Make sure all the holes that should be threaded, are threaded. I have assembled two kits and one of them had two parts with unthreaded holes. Of course, the ones that were unthreaded were the ones that are the hardest to get to with the screws and I spent a lot of time assuming I did not have them aligned correctly.
There is one other tricky part to get together and I spent a lot of time getting quite upset to my stomach before I realized how EASY it is to assemble them...
The Walshaerts valve gear has a curved link with a forked Radius rod that fits into it and a small square Link Block between the forks and contained inside the Curved Link. You have to place the fork inside the link and then slide the Block down one fork tine halfway into the link and then push it sideways so it will fall between the tines. I had a terrible time because every time I tried to slide it sideways, it fell over and then would not fall between the tines. ARRRRRRGH! TWENTY MINUTES of: put in the fork, lay the block on it, tip the fork so the block slides into the link, it falls over, remove the fork, shake the block out, drop it on the floor, hunt for it, do it all again.
Then I discovered that the small screwdriver that comes with the kit could be inserted into the link from the side and into the hole in the block to keep it vertical. Then it could be slid sideways and down between the tines.
The first one took me 20 minutes and 3 seconds, the second one took 3 seconds. The second engine also too just 3 seconds per side.
Don't be afraid to file off burrs around punched out parts... especially the Link Block (it should be smooth on all the edges, but don't file it smaller, just break the edges a bit!) Also the paint seemed to have subtracted a wee bit of width from the frame axle box horns. A light, fine file will do. I used the file on my Swiss Army Knife for all of it... it is not too agressive.
Mark Horovitz wrote a review of the Mike for Garden Railways Magazine back when the kit came out. I would heartly recommend reading it. I think it used to be available on his web site, but I could not find it just now.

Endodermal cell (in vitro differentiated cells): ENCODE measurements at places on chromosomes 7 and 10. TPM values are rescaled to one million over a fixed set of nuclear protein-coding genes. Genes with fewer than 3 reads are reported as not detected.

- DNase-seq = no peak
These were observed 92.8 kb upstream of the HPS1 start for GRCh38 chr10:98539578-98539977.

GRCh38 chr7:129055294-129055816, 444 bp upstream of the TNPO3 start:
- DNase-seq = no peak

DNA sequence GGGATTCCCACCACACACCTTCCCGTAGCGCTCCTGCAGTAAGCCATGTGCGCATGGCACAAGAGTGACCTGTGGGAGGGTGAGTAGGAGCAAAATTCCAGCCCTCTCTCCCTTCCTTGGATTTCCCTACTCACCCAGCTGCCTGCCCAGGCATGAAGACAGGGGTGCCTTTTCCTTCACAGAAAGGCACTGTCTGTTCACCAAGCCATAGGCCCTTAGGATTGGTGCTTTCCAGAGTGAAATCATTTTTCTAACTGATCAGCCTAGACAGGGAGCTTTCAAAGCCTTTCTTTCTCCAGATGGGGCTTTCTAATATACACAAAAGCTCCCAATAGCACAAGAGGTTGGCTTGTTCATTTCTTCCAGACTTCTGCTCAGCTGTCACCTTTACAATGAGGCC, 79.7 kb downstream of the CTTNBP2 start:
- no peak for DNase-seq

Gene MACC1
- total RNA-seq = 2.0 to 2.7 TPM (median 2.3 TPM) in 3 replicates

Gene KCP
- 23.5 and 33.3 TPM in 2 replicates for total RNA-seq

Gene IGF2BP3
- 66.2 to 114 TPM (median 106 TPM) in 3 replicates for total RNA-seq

He said he felt that the kit was not for beginners and that had me quite nervous as I had purchased my first one before I read the review and I was a klutz assembling plastic models as a kid. I think he also said that Aster expected the assembly to take between 20 to 40 hours and he felt that was a bit short. He also listed some errors in the assembly instructions... if Royce does not provide them to you, say so and I will get them to you somehow.
I decided to spend no more than 1 hour per evening and maybe 4 hours on Saturday and Sunday afternoons just to make sure I didn't "burn out" on it. I assumed it would take me a couple of months to get it done.
I started on a Tuesday night. I read the whole instruction manual and studied the assembly drawings (and made markups per Horovitz's article). I then got a bunch of plastic cups (ice cream cups... low and wide so they won't tip over easily) to hold some of the really small parts and the bags of screws. I kept the bags of screws and such in alphabetical/numerical order on my table so I could find them easily. The parts for each step of the instructions all come in one box per step. That was the first night's "work"... that and being mesmerized by the beauty of the tiny parts!!! It should not have taken me 3 hours to do this step, but I spent way too much time admiring the parts... and it is a good indicator of how well I kept to my plan of just 1 hour per night.
By Friday night I had the chassis running on air, but discovered I had missunderstood the instuctions in setting the valve gear and when I put it in forward, expecting to catch it with my right hand, it went backwards and almost into the glass front of my china cabinet!
By Sunday afternoon, I had it boiling water and running on steam. It took me less that 20 hours to do the assembly. (This was without the axle pump, but with the tender pump.)
The second engine... well it took me slighty OVER 20 hours to assemble it.
ONE, there were two parts that were not threaded and one was the smokebox base where you have to slip the screws deep into the frame almost blindly to attach them together. I spent a long gut wrenching time on that one before I pulled the smokebox off (a tricky step due to some of the parts in the smokebox you have to thread through the hole in the bottom) to see why I could not get the screws started... NO THREADS... easy fix, but took a trip to the hobby shop to get the right metric tap.
TWO... Male EGO! I had already assembled one of these things! It was EASY! RIGHT!??!?!? I kept skipping steps in the instructions, putting things together that needed other things attached first. Had to do a LOT of dissassembly to correct things. I also still got the valve gear reversed, but I was smart this time and put a couple of big books on the ends of the table to catch it!
If you have problems, feel free to ask here... also do a search of the archives for notes by those that have assembled it. Also check the Southern Steam Trains website for more notes.